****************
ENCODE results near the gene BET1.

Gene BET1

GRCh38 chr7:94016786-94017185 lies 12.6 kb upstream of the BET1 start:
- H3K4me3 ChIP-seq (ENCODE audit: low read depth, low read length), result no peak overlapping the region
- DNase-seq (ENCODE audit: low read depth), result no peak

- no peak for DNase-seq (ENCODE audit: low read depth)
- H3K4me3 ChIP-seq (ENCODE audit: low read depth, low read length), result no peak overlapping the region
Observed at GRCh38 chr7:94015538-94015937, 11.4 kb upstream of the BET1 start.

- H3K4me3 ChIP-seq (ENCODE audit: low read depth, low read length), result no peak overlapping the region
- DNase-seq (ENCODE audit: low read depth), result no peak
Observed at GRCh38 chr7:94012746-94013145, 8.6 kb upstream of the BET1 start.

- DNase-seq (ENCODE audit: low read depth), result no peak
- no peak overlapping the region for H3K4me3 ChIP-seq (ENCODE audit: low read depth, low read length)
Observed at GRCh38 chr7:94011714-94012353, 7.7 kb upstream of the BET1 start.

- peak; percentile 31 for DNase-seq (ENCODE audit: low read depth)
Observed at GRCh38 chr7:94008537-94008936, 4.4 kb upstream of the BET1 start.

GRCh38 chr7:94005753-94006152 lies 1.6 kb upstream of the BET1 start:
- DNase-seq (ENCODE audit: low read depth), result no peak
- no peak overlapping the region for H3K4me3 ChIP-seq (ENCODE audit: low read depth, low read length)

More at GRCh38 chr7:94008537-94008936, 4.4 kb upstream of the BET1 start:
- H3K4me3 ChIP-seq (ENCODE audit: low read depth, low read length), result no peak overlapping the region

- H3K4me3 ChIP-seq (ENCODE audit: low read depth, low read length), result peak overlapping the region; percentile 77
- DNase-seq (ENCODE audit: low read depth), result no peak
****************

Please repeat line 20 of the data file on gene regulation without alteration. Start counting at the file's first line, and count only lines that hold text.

More at GRCh38 chr7:94008537-94008936, 4.4 kb upstream of the BET1 start: